Rhododendrons (Rhododendron spp.) are deciduous or evergreen shrubs that produce showy spring flowers. They are generally hardy in U.S. Department of Agriculture plant hardiness zones 4 to 9 -- but this varies, depending on the species, cultivar or hybrid. Established rhododendrons do not like to be transplanted but it can be done successfully with proper preparation. The preparation should be done in steps over the course of six months to a year, though, so you won't have to devote an entire weekend to the project.
Root prune the rhododendron when you have a few hours of spare time, in late spring or in the fall after deciduous leaves have dropped. Measure the width of the shrub. Circle the shrub with a garden hose on the ground to indicate where the outer edge of the root ball will be. Move the hose 7 to 8 inches out from the trunk if the rhododendron is 2 to 3 feet wide, or 10 inches out if the shrub is 4 feet wide. Add 1 to 2 inches for each additional foot of shrub width.
Use a dirt shovel to dig a trench around the rhododendron outside the encircling garden hose. Dig to a depth of 1 foot for a 2- to 4-foot-wide shrub or 1 1/2 feet for shrubs that are 5 feet wide or wider. Put the soil back into the trench. Pour a generous amount of water over the loosened soil to remove air pockets.
Select a new planting site that has the rhododendron’s preferred sunlight exposure in the fall whenever a brief window of spare time presents itself. The soil at the new site must drain quickly. Test the soil pH. Mix iron sulfate into the soil, if necessary, to lower the pH to between 5 and 5.5. Use 1/2 pound of iron sulfate spread over 12 square feet of sandy or loamy soil to lower the pH one unit or, for example, from 6.5 to 5.5. You'll need more iron sulfate to change the pH of clay soil.
Work a 3- to 6-inch layer of sphagnum peat moss, compost or aged manure into a 3- to 4-foot-diameter area where the rhododendron will be planted. Add the organic matter at any time up to one month before transplanting the shrub. Use a shovel or tiller to mix it thoroughly into the top 1 foot of soil.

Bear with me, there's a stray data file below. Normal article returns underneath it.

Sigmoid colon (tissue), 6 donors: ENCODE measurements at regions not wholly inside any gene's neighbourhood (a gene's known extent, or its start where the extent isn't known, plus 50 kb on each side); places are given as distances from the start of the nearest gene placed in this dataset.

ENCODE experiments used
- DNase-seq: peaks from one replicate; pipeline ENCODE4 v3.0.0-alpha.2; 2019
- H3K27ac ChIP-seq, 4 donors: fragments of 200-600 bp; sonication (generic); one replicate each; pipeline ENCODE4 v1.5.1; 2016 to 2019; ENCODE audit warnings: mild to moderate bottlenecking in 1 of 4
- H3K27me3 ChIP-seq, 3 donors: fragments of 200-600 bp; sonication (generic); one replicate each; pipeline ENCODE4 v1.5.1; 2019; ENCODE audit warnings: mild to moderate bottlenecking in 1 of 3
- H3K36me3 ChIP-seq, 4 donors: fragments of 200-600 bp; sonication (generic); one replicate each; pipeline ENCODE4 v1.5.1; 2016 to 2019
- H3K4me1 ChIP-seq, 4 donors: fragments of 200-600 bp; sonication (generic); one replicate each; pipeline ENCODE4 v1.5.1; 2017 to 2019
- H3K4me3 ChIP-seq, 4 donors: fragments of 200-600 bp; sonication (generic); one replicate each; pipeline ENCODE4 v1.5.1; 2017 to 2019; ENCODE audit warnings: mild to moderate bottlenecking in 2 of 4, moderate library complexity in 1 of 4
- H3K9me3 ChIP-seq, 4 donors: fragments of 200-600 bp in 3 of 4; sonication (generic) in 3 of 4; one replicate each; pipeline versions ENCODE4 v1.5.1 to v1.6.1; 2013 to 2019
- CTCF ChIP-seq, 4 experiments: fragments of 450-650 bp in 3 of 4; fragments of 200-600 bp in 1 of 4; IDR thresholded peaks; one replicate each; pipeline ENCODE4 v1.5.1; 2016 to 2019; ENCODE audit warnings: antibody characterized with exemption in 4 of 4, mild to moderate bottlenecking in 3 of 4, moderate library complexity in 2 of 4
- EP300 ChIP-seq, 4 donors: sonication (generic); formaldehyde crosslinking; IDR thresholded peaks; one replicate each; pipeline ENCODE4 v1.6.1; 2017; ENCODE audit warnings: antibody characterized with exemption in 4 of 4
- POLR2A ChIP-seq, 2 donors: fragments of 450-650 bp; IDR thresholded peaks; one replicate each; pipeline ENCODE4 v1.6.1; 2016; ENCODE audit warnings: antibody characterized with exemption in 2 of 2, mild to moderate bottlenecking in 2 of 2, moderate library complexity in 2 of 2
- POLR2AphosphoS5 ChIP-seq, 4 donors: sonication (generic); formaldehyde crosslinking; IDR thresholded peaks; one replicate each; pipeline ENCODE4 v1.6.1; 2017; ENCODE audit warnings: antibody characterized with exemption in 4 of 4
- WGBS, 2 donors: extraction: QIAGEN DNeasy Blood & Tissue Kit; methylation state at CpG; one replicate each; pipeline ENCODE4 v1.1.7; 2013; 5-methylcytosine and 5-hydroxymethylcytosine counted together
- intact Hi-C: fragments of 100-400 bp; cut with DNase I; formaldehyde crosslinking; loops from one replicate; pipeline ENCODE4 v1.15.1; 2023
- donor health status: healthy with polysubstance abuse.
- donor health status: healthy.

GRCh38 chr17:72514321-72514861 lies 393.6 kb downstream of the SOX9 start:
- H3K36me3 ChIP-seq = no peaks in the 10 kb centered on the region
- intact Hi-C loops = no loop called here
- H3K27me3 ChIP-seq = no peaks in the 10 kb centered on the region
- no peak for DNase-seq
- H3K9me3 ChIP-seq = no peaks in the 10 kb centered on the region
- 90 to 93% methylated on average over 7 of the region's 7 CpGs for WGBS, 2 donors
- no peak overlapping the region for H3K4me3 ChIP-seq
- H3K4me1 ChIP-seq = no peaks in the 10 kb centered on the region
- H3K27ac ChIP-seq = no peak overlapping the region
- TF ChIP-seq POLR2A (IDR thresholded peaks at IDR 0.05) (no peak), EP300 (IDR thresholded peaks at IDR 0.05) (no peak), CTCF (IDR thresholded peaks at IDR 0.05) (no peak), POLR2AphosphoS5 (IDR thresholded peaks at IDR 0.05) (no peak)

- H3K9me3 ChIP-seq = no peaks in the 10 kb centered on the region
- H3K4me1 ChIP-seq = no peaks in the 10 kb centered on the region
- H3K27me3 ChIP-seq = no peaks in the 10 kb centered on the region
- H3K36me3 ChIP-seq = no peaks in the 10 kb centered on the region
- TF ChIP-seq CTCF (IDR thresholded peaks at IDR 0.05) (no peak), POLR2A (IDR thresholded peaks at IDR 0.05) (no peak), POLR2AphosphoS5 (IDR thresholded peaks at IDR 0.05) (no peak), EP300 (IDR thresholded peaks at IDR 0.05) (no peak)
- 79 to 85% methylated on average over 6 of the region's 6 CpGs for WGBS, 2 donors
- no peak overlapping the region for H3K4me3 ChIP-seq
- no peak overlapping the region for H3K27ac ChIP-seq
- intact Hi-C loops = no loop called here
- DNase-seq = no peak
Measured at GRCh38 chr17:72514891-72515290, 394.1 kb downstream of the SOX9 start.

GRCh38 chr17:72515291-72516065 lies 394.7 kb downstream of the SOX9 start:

Transplant the rhododendron at any time in late winter or early spring after the ground thaws but before the shrub begins to put on new growth. Dig the planting hole twice the width of the rootball and 1 foot deep. Leave 3 to 4 feet of space between the rhododendron and neighboring shrubs or trees.
Use a sharp garden spade to sever any new roots that may have grown into the root-pruning trench around the rhododendron. Push the spade into the soil along the inner edge of the previously trenched area all the way around the shrub. Remove the soil from the trenched area. Push the garden spade into the soil below the shrub roots at a 45-degree angle to separate the bottom of the rootball from the soil.
Wrap heavy plastic sheeting around the rootball. Lift the rhododendron out of the hole by the rootball. Enlist the assistance of one or two other people when the rootball is larger than 1 foot in diameter. Rootballs that are 1 1/2 feet in diameter can weigh more than 200 pounds.
Measure the height of the rootball. Adjust the depth of the planting hole so the top of the rootball will be 1 to 2 inches above the surrounding garden soil. Set the rhododendron in the new planting hole and remove the plastic sheeting. Fill the hole halfway with backfill soil and settle it by pouring 1/2 gallon of water evenly over the soil. Finish filling the hole and pour another 1/2 gallon of water over the soil.
Place a 3-inch depth of mulch around the rhododendron to help retain moisture in the soil and reduce weeds, but do not place the mulch up against the trunk or stems. Leave 2 to 3 inches between the mulch and the trunk. Use pruners to remove the flower buds. This will allow the shrub to put energy into getting re-established.